Property Management

Whether you’re a landlord or a tenant, chances are you’ve encountered a property manager.

If you hire someone to manage your properties, including finding tenants, signing leases, or holding deposit money, and you are compensating them for their work, that person has to hold a licence with RECA.

Renters, if you’re signing a lease – and dealing with someone who doesn’t own the property – make sure that person is licensed with RECA.

Property management is:

  • leasing, negotiating, approving or offering to lease real estate
  • collecting or offering or attempting to collect money payable for the use of real estate
  • holding money received in connection with the rental of real estate
  • advertising, negotiating or any other act, directly or indirectly for the purpose of furthering the above activity

Owners managing their own property do not need a licence for these activities.

If you hire a handy-person or site operator who does not perform the tasks listed above, but otherwise maintains the property, they do not require a licence.

Information Bulletin: Trading in Real Estate – Property Management

 


Not all landlords have the time or desire to manage their rental property, whether they have a single unit or a portfolio of dozens. This is where a licensed property manager can help.

What can property managers do?

A licensed property manager can:

  • Find suitable tenants
  • Properly draft lease agreements
  • Provide flexibility and convenience if you live far away from your rental property
  • Regularly inspect the property
  • Collect rents
  • Maintain the property
  • Deal with nuisance tenants

Property management professionals can work with landlords and/or tenants in the leasing of real estate. A licence to provide property management services allows an individual to do so for all types of properties: commercial, residential and rural real estate.

There are a number of things you should consider when making the decision whether or not to hire a property manager for a residential or commercial investment property you own.

  • How much time do you have?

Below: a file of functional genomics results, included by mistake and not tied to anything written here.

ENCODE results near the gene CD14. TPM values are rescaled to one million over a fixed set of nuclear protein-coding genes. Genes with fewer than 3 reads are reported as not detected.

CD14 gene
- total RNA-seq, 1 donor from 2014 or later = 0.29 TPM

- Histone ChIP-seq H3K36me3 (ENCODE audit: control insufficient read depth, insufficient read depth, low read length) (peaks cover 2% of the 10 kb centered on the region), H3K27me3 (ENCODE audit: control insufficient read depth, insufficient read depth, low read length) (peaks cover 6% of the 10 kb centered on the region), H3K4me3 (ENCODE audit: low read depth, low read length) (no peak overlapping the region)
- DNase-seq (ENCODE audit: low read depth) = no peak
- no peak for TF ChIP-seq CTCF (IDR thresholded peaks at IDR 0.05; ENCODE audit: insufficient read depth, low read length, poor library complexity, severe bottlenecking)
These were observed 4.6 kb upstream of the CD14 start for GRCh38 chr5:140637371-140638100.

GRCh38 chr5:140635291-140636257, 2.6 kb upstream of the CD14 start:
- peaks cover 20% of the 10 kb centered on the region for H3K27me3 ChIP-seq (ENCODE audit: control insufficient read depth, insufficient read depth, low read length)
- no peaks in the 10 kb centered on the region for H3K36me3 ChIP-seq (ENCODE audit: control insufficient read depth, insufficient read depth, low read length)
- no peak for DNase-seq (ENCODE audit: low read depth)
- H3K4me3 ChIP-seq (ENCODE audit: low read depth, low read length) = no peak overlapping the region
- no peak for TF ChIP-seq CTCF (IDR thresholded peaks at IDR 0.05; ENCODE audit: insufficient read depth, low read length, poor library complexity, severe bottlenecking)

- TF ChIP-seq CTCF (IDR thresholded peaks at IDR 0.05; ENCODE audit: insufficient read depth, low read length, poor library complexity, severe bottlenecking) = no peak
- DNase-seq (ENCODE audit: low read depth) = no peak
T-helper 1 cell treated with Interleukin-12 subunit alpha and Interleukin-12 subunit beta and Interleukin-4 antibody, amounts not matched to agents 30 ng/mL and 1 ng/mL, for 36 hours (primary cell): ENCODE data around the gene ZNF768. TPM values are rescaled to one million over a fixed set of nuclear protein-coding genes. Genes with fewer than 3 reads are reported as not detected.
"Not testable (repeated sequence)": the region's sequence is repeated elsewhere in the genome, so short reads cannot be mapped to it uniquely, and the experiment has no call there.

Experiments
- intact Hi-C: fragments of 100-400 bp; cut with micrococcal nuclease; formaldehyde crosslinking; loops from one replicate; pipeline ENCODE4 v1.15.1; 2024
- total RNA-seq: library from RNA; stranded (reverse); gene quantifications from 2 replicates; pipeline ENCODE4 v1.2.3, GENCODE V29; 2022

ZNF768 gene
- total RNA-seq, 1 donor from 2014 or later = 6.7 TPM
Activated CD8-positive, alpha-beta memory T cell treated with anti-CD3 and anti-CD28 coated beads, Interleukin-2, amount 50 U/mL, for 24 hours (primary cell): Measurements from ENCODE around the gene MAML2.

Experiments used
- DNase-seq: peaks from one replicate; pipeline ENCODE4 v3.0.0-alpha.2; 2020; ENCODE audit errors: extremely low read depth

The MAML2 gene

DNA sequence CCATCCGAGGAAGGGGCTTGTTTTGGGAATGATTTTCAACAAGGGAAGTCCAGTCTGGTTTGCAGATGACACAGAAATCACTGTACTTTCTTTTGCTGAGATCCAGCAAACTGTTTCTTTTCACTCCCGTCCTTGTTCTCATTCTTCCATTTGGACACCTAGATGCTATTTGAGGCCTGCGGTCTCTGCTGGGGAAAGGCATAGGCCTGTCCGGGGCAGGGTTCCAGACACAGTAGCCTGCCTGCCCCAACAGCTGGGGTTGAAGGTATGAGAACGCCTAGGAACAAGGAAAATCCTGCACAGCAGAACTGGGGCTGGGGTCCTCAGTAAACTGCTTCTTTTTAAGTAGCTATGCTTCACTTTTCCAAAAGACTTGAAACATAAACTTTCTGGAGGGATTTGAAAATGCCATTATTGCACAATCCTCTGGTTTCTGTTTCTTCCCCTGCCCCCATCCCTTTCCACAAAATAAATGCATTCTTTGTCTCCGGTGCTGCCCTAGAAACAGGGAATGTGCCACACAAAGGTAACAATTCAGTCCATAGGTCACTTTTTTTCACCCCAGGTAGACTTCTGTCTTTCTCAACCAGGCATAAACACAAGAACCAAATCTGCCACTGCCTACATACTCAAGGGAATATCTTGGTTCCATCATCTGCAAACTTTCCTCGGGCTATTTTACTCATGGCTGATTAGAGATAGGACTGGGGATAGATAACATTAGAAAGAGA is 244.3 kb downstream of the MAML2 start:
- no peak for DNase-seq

• Have you managed investment property in the past?
  • How many investment properties/units do you own?
  • Do you live close to your investment properties?

Managing investment property can take up a significant amount of your time, and it requires specialized knowledge – of rules, industry standards and legislation. Please consider the four questions above and then consider how hiring a property manager could possibly benefit you.

As a property owner, you’ll need to negotiate the specific tasks that a property manager will handle on your behalf and you’ll need to discuss compensation. Just like the specific tasks to be performed, the compensation you’ll pay to a property manager is also negotiable.


Make sure you deal directly with the property owner, or with a licensed property manager. If a person who is not the owner collects your rent, signed your lease, or holds your deposit, make sure they hold a licence with RECA by going to the Find a Professional database.

If the property manager you deal with does not hold a licence, contact RECA immediately. Unlicensed practice can result in fines of up to $25,000 per property management activity.

Rental Fraud

 


Condominium management and property management are not the same thing.

Condominium managers work for a condominium board to manage the duties and activities of the board. Property managers work with property owners to rent real estate.

Collecting and holding money

If a condominium manager collects the money payable to the condominium corporation, deposits it directly into the condominium corporation’s account, and they are not carrying out any other activities that fall under the definition of trading in real estate (such as property management), they do not require a licence.

If a condominium manager deposits the money payable to the condominium corporation into the management company’s account for any period of time, no matter how short, they do require a licence.

The future of condo management

In December 2014, the Government of Alberta passed legislation that will require licensing for all condominium managers; however, the government has not announced the date on which those legislative changes will come into effect. In the meantime, the licensing requirements detailed here continue.



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